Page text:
GLAA Announces 2009 Distinguished Service Awards
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GLAA Distinguished Service Award Recipients 1990-Present


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Gay and Lesbian Activists Alliance of Washington, DC
P.O. Box 75265
Washington, D.C. 20013


For Release:
Wednesday, February 25, 2009

Contact: Rick Rosendall
202-667-5139


GLAA Announces 2009 Distinguished Service Awards


The Gay and Lesbian Activists Alliance of Washington, D.C., is pleased to announce its 2009 Distinguished Service Award recipients. GLAA presents awards to local individuals and organizations that have served the gay, lesbian, bisexual, and transgender community in the national capital area. The awards will be presented at GLAA’s 38th Anniversary Reception on Wednesday, April 22, at the Washington Plaza Hotel.

GLAA’s 2009 Distinguished Service Award recipients are:

Martin Murray founded the Washington Friends of Walt Whitman more than 20 years ago to foster an appreciation of the legacy left by the Great Gray (and Gay) Poet during his stay in the Washington area from 1863 to 1873. The Friends include a broad variety of poetry lovers, scholars, researchers, historians, members of the GLBT community, and others who share a passion for all things Whitman. The Friends sponsor annual talks and tours on Whitman’s connection to Washington, DC, meet-the-author events for new books about Whitman’s life and legacy, and occasional trips to sites relevant to Whitman’s life. Martin is a nationally known expert in his own right for his contributions to Whitman scholarship, including a definitive biography of Walt’s lover Peter Doyle. He helped to spearhead the highly successful local year-long commemoration of the 150th anniversary of the first publication of Leaves of Grass.

Nancy D. Polikoff is a gay rights activist, American University law professor, and author of Beyond (Straight and Gay) Marriage: Valuing All Families Under the Law, published by Beacon Press in 2008. (See www.beyondstraightandgaymarriage.com.) The book is the first in Beacon’s Queer Ideas series, edited by Michael Bronski. Nancy has been working on issues involving lesbian and gay families for more than 30 years and is a member of the National Family Law Advisory Council of the National Center for Lesbian Rights. Before joining the faculty at American University Washington College of Law, she was one of the founders of a feminist law collective and she directed family law programs at the Women’s Legal Defense Fund. Her articles have appeared in numerous law reviews, and her history of the development of the law affecting lesbian and gay parenting appears as a chapter in J. D'Emilio, W. Turner, and U. Vaid, eds., Creating Change: Sexuality, Public Policy, and Civil Rights (2000). She helped develop the legal theories in support of second-parent adoption and visitation rights for legally unrecognized parents, and she was successful counsel in In re M.M.D., the 1995 case that established joint adoption for lesbian and gay couples in the District of Columbia, and Boswell v. Boswell, the 1998 Maryland case overturning restrictions on a gay noncustodial father's visitation rights. Nancy is a contributing blogger for The Bilerico Project and also blogs at www.beyondstraightandgaymarriage.blogspot.com.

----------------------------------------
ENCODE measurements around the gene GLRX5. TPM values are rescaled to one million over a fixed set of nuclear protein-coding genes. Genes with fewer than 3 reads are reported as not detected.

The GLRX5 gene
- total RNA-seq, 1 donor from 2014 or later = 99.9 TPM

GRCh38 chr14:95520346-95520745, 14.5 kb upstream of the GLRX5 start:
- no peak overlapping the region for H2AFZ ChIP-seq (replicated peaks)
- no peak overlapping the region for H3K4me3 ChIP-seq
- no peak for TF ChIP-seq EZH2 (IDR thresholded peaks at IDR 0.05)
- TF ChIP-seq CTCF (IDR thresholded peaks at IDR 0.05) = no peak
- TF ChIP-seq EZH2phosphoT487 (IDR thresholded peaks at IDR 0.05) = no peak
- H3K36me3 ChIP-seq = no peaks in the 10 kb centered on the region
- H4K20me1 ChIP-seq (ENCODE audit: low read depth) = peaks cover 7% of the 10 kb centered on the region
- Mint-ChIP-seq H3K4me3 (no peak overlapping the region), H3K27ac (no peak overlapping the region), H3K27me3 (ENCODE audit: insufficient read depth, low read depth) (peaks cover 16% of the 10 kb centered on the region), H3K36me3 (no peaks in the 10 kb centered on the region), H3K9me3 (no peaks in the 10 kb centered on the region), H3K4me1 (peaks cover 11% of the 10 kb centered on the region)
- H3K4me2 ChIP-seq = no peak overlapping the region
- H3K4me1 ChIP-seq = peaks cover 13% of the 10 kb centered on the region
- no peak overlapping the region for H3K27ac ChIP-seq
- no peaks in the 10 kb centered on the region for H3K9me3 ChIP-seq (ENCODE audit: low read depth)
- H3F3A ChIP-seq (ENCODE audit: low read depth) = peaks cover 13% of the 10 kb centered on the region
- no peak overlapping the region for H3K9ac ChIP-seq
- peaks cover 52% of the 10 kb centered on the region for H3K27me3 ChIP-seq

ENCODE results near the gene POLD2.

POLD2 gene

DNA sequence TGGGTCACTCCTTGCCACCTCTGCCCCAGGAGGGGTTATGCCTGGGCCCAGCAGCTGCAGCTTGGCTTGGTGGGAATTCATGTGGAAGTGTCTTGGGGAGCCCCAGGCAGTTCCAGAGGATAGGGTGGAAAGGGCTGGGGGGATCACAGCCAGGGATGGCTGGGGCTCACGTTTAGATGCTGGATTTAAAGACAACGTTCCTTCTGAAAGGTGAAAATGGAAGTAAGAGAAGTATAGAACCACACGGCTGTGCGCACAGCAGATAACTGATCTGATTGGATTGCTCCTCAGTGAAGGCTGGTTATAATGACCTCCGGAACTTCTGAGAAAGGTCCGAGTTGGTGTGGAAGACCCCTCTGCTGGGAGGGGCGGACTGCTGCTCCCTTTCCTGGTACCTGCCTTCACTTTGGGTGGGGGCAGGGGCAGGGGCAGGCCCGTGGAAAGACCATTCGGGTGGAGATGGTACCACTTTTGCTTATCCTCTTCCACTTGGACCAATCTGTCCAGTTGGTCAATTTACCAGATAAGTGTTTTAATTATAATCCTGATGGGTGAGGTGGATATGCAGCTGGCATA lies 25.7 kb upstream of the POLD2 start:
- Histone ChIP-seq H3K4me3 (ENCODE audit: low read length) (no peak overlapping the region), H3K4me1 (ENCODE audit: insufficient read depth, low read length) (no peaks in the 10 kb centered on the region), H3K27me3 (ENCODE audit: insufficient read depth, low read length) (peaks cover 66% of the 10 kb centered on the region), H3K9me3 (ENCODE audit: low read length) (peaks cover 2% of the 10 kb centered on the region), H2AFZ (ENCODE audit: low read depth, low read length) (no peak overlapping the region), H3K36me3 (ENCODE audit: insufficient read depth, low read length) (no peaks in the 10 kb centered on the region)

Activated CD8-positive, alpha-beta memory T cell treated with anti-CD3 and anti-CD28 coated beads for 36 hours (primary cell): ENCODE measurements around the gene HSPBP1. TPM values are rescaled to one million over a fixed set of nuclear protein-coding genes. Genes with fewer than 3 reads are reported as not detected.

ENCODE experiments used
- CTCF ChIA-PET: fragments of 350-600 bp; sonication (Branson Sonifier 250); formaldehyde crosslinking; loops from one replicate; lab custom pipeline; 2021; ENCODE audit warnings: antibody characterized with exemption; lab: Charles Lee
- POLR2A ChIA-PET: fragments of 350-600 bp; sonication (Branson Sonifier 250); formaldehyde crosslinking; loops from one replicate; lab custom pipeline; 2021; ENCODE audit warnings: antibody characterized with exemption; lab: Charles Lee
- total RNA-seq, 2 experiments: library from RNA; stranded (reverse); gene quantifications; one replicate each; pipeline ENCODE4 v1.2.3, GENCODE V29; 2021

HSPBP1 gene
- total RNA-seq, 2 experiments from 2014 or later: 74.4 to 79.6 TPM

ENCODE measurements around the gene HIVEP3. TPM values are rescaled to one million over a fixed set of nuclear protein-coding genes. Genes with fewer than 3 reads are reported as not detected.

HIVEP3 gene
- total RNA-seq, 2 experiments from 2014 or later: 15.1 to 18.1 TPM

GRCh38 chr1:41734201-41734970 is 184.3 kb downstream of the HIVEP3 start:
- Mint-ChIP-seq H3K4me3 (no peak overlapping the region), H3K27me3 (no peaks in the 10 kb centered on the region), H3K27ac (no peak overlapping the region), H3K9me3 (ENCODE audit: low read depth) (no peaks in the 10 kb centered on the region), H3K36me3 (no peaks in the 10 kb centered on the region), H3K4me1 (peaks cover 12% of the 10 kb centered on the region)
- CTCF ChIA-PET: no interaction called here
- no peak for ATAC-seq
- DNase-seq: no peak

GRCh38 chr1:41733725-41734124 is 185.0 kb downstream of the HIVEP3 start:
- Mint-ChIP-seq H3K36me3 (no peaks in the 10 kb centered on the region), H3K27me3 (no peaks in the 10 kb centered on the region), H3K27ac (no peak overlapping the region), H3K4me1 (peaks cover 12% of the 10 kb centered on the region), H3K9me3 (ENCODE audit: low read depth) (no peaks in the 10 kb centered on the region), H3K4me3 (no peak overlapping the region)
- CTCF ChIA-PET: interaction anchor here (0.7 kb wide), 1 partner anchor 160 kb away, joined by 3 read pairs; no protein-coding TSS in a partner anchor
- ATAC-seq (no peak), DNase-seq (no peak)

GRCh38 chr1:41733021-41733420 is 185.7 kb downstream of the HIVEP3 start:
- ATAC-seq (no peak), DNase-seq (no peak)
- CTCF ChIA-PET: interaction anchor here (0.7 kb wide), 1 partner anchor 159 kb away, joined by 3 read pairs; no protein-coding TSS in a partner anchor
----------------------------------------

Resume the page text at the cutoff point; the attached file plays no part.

Rabbi Robert J. Saks will retire this June after 18 years of service as rabbi of Congregation Bet Mishpachah, DC's GLBT synagogue. His service to our community goes back at least to the 1980s, when, as Executive Director of the B’nai B’rith Hillel Foundation at the University of Maryland, he was a voice for acceptance and inclusion of gay Jews and invited members of Bet Mishpachah to speak to Hillel gatherings. As Bet Mishpachah’s rabbi, he has not only served the congregation ably, but has also been a pro-gay voice of Judaism in the wider community, including speaking before rabbinic organizations, government bodies, and the media. Among other things, he provided testimony in the complaint of Roland Pool and Michael Geller against the Boy Scouts before the DC Human Rights Commission, and challenged the failure of Washington Jewish Week to include same-sex nuptial announcements in their pages.